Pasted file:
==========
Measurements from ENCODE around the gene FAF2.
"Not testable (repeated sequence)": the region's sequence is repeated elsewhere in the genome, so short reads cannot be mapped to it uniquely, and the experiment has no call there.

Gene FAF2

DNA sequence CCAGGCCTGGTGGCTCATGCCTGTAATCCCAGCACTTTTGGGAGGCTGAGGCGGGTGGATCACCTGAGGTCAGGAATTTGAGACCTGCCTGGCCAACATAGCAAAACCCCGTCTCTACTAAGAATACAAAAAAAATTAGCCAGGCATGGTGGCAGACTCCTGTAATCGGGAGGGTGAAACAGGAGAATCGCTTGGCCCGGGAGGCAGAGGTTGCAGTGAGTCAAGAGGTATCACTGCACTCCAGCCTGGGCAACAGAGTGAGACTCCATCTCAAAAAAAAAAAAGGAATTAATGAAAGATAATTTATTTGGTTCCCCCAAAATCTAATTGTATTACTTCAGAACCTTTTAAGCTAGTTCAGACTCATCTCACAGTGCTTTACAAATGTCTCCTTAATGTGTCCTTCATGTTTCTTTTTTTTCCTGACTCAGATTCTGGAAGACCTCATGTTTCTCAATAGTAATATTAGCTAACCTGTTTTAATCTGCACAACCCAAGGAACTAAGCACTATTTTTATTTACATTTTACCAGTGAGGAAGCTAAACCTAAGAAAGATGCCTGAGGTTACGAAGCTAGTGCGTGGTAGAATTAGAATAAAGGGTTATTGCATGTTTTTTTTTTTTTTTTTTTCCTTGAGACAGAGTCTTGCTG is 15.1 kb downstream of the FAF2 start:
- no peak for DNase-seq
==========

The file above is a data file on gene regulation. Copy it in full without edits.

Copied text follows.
Measurements from ENCODE around the gene FAF2.
"Not testable (repeated sequence)": the region's sequence is repeated elsewhere in the genome, so short reads cannot be mapped to it uniquely, and the experiment has no call there.

Gene FAF2

DNA sequence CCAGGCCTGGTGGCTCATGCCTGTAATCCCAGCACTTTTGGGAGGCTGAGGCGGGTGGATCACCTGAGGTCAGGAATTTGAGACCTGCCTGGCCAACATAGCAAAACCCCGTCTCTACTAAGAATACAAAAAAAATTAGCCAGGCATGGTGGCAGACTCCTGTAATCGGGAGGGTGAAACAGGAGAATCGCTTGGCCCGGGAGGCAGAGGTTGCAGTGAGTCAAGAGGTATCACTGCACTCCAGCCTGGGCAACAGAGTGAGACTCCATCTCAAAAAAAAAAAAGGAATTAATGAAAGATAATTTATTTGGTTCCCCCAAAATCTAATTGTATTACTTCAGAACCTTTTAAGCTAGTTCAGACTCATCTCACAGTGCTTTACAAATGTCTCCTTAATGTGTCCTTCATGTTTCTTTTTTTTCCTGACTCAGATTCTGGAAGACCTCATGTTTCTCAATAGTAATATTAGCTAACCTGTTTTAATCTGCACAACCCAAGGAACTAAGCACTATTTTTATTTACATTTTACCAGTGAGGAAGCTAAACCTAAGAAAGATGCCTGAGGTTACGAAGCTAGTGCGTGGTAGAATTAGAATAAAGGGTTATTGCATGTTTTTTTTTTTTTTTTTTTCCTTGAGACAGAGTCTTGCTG is 15.1 kb downstream of the FAF2 start:
- no peak for DNase-seq